The popularity of the Android platform with consumer mobile devices has spread to industrial mobile computing.
Although Zebra Technologies has “millions of devices out in the field that operate on a Windows [operating system],” the company has tilted toward Android, according to Mike Maris, senior director of transportation and logistics.
“The long-range road map with Windows was not well-defined,” he said. “So Zebra got on board with Android several years ago. That move was on the cutting edge at the time. It was a gamble for us, but now Android has become a dominant operating system in the mobile computing industry.”
One advantage that Android has over Windows is the ready availability of a larger array of third-party applications.
“Android has enabled application development to be done in a more streamlined manner,” said Michael Smola, director of enterprise mobility sales for Panasonic Corp., whose devices can run on Android or Windows.
“The industry today is definitely domin- ated by Android,” Smola said. “We didn’t see many application providers move quickly to the Windows platform. It was a much easier transition to Android.”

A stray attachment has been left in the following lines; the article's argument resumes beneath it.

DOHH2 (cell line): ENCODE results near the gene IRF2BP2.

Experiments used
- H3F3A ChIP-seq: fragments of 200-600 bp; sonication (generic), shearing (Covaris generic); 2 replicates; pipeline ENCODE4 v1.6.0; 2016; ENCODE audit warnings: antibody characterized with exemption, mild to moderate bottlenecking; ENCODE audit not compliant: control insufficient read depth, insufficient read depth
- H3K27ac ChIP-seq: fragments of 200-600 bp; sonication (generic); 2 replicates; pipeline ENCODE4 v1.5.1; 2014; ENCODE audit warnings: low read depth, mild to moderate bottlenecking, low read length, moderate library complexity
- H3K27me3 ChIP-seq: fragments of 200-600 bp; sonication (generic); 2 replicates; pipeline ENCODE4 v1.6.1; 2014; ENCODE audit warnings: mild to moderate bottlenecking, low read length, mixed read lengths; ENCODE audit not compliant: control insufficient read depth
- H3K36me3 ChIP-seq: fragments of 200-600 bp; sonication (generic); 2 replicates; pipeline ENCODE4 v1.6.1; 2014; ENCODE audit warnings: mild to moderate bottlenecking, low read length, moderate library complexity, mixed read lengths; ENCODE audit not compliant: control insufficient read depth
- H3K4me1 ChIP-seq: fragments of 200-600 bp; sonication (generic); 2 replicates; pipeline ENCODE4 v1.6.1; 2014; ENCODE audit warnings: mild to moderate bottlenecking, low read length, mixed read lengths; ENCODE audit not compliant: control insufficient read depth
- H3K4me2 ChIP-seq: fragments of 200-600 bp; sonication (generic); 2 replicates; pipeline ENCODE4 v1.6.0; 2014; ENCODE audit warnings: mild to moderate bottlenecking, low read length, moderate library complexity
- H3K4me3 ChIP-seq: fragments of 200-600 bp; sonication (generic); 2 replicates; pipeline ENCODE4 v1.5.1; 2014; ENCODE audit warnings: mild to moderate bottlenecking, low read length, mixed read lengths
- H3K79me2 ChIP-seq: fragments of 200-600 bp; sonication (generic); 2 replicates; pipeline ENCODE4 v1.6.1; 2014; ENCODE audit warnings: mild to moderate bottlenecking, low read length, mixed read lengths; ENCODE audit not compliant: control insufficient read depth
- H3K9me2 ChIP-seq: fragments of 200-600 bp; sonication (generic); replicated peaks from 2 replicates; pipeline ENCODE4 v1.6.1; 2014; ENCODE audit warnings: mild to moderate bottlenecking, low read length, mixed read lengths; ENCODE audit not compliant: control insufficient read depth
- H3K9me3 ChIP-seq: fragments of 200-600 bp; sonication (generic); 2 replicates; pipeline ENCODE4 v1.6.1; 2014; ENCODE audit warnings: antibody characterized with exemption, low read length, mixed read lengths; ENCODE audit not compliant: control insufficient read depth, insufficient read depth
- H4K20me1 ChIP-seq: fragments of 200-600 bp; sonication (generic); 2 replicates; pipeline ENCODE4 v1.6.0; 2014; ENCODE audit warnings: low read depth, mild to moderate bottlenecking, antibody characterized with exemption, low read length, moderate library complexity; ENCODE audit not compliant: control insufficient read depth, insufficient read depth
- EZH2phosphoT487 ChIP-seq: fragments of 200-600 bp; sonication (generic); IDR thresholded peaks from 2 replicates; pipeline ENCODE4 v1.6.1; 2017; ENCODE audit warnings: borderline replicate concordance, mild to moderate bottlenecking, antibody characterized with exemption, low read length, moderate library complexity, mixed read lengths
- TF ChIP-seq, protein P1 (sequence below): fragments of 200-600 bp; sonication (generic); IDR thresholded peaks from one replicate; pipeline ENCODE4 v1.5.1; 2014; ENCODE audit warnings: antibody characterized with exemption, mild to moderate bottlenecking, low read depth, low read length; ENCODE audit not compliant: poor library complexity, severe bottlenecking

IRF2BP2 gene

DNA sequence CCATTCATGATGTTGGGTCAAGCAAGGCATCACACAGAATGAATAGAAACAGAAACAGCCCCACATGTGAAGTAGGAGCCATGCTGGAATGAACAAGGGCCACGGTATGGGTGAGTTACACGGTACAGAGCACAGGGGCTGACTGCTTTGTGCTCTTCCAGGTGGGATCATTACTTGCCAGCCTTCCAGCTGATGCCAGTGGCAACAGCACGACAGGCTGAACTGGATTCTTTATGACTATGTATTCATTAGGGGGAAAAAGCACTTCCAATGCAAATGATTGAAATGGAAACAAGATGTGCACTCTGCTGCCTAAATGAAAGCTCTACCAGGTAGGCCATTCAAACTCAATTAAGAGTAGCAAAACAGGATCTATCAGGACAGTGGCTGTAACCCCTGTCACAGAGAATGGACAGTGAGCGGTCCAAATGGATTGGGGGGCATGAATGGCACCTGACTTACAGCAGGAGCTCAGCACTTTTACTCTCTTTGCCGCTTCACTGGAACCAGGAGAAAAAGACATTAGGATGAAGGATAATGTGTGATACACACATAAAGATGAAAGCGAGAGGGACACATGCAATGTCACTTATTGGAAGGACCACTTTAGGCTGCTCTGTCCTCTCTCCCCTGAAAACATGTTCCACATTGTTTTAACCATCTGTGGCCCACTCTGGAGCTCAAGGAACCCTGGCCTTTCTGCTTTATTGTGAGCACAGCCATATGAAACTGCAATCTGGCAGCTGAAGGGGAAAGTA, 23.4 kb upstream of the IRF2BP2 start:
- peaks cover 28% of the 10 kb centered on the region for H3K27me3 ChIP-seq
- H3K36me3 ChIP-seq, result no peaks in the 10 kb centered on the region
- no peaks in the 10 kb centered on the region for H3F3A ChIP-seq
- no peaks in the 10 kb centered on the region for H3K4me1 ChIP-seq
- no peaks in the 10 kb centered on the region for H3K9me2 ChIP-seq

A similar view was expressed by Jason Ringgenberg, chief information officer at YRC Worldwide.
“Android’s market share in the consumer world is pushing more and more of the industrial market into Android,” he said.
The third-party software that the less-than-truckload carrier wanted to use was designed for Android.
“We decided to line up behind what we thought is going to be the industry standard,” Ringgenberg said.
One factor that has impeded the evolution of features in the industrial handheld market has been that “most companies do not change devices as often as the average consumer upgrades his or her phone,” said Sean Healy, senior vice president of strategic planning and engineering at FedEx Freight.
“However, the rules have changed,” Healy said. “More and more mobile development environments have branched out to take advantage of the consumer operating systems for app development.”
Android’s success with consumer devices also means that more workers already are familiar with the platform. This can make it easier for companies to introduce Android-based industrial handhelds to their drivers.
“Mobile computers more closely resemble the look and feel of consumer smartphones than they did five years ago,” said Justine Clark, transport and logistics marketing manager for Honeywell.
“Workers — particularly the younger generations entering the workforce — are so accustomed to using their phone for virtually all aspects of their lives, so it is important that our enterprise devices are intuitive, familiar and comfortable,” she said.
In Clark’s view, this is one reason that the Android operating system is “so quickly embraced by workers in the transportation and logistics space.”